A New Venetian Coronation, 1595

McCreesh remakes his landmark coronation album

Lindsay Kemp

A New Venetian Coronation, 1595

  • (The) Procession: bells; intrada tertia/sexta/septima
  • Sonata No 333
  • Toccata del secondo tono
  • Introit
  • Arrival of the Doge: Toccata 26
  • Intonatione del primo tono
  • Kyrie a 5
  • Christe a 6
  • Kyrie a 12
  • Gloria a 16
  • Collect
  • Epistle
  • Gradual: Canzona (13) a 12
  • Gospel
  • Intonazione settimo ton
  • Offertory: Deus qui beatum marcum a 10
  • Preface
  • Sanctus & Benedictus a 12
  • Elevation: Sarasinetta 2
  • Canzona (16) a 15
  • Pater noster
  • Agnus Dei
  • Intonazione quinto tono alla quarta bassa
  • Communion: O sacrum convivium a 5
  • Canzona (9) a 10
  • Post communion prayer
  • Sonata La Leona
  • Omnes gentes a 16

‘A Venetian Coronation’ (Virgin, 5/90), a re-creation of the music for the coronation of Doge Marino Grimani in 1595, was Paul McCreesh’s breakthrough release, winning him a Gramophone Award and establishing his reputation as a master of the scholarly and exciting liturgical reconstruction. His reasons for returning to it now seem to be a desire to reflect changes 20 years have brought in playing styles and abilities, to incorporate some musicological tweaks and, in a few cases, to restore the order of items that he originally intended.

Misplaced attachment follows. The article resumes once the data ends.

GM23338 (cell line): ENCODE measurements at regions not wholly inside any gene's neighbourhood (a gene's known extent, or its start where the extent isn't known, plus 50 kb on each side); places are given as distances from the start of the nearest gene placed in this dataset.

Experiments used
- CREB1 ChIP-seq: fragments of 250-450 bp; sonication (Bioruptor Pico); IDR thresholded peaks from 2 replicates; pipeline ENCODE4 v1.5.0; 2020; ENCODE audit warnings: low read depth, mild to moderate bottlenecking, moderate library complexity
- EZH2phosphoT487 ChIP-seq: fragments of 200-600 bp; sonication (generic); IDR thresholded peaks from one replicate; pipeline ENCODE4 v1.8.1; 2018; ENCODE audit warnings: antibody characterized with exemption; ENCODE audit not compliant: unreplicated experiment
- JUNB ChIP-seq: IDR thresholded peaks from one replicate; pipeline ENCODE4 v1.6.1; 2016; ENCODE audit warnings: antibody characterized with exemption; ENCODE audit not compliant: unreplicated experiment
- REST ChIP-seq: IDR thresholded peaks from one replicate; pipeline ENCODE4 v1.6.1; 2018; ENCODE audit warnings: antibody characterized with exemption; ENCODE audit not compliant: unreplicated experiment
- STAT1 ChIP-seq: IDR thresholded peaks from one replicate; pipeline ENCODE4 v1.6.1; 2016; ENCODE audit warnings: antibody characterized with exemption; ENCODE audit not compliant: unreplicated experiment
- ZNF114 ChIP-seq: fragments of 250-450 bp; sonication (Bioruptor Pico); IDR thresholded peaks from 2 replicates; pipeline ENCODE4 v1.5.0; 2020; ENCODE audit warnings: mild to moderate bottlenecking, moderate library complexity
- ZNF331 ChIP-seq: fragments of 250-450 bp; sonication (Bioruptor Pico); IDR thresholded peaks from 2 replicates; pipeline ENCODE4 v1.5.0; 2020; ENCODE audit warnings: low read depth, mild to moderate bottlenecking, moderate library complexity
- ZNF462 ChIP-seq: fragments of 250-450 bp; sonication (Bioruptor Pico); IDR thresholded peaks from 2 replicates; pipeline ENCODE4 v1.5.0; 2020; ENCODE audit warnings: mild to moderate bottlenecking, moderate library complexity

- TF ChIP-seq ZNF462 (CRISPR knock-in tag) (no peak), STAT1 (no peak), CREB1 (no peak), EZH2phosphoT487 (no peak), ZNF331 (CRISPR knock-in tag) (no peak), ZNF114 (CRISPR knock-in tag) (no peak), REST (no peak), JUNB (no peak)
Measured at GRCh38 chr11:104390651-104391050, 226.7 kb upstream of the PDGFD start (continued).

So what has changed? Well, the contents are essentially the same, with Mass movements by Andrea Gabrieli at the core, interspersed with plainchant and motets, organ toccatas and ensemble canzonas by Andrea and his nephew Giovanni. The ordering of items is slightly altered but not massively so, perhaps the most noticeable difference being the increased time it takes (15 minutes) to reach some polyphony. This is partly due to a lengthened preamble – not just church bells this time but outdoor crowd noises (rather polite ones), fireworks and some woodwind intradas. But Andrea’s vocal music is still solemn and effortlessly beautiful, and Giovanni’s Omnes gentes stills blows you away, while his canzonas continue to startle with their fantasy and modernity. If there is a notable change in character, it would be in stronger atmosphere, a clearer realisation of McCreesh’s long-made point that this music was principally intended not to echo round every corner of St Mark’s but to please the ears of the few dignitaries at the centre of proceedings. The overall sound has a softer edge too, and if the new recording has less of the crowd-pleasing theatrical edge of before, there are gains in the subtler riches and overall know-how: McCreesh’s feel for the shifting colours of polychoral music was always firm but he finds extra variety here with greater use of solo voices – most memorably in Andrea’s O sacrum convivium.

The many who treasure that first recording should feel no need to discard it; but this second, with its new wisdoms and refinements, certainly has its place.

© MA Business and Leisure Ltd. 2014